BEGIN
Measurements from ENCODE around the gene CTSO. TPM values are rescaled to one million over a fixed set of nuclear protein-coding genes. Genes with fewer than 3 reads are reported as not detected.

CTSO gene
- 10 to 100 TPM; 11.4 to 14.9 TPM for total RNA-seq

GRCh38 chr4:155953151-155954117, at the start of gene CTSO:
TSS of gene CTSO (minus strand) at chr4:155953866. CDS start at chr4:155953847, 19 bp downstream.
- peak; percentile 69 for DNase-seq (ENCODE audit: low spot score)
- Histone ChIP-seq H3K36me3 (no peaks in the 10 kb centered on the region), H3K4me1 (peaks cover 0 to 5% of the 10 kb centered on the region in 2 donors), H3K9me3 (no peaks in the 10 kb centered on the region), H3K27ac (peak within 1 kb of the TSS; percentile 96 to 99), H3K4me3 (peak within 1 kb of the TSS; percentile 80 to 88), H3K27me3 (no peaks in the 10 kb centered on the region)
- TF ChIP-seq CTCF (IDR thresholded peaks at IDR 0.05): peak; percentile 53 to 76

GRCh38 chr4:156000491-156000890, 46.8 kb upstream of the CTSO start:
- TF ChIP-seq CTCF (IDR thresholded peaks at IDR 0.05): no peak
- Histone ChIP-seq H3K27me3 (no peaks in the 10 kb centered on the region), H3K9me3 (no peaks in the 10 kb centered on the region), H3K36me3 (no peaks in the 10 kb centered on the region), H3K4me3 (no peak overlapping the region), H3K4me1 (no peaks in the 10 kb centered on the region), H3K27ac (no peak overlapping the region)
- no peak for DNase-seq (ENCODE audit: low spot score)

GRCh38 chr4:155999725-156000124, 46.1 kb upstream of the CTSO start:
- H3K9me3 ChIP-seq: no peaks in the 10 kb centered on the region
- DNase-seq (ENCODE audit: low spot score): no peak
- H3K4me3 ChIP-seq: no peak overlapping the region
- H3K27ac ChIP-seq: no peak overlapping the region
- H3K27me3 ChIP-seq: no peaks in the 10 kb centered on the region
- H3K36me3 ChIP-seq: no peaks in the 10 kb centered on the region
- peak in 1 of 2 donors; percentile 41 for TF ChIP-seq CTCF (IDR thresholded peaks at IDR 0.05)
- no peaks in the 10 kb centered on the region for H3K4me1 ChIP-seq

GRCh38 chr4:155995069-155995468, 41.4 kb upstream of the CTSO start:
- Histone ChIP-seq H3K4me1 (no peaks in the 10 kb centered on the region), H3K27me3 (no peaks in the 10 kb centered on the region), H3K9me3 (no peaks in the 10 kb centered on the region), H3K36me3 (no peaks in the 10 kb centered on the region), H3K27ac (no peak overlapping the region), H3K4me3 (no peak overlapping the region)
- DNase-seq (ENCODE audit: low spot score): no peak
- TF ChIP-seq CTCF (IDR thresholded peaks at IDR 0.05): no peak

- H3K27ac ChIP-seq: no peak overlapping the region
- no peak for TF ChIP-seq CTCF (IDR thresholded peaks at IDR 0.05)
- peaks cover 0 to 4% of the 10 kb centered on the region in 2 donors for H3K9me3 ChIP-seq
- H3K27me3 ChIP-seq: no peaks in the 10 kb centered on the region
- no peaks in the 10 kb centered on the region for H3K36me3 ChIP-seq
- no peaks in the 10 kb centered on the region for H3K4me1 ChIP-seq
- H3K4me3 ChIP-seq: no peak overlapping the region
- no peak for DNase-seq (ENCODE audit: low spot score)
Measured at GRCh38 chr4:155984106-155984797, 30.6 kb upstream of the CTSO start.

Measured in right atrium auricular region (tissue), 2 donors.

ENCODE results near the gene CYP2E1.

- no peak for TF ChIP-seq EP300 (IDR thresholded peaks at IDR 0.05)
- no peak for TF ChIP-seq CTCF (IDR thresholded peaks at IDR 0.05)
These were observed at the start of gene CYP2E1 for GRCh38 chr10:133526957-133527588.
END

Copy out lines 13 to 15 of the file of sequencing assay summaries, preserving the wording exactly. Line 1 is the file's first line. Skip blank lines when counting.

GRCh38 chr4:155999725-156000124, 46.1 kb upstream of the CTSO start:
- H3K9me3 ChIP-seq: no peaks in the 10 kb centered on the region
- DNase-seq (ENCODE audit: low spot score): no peak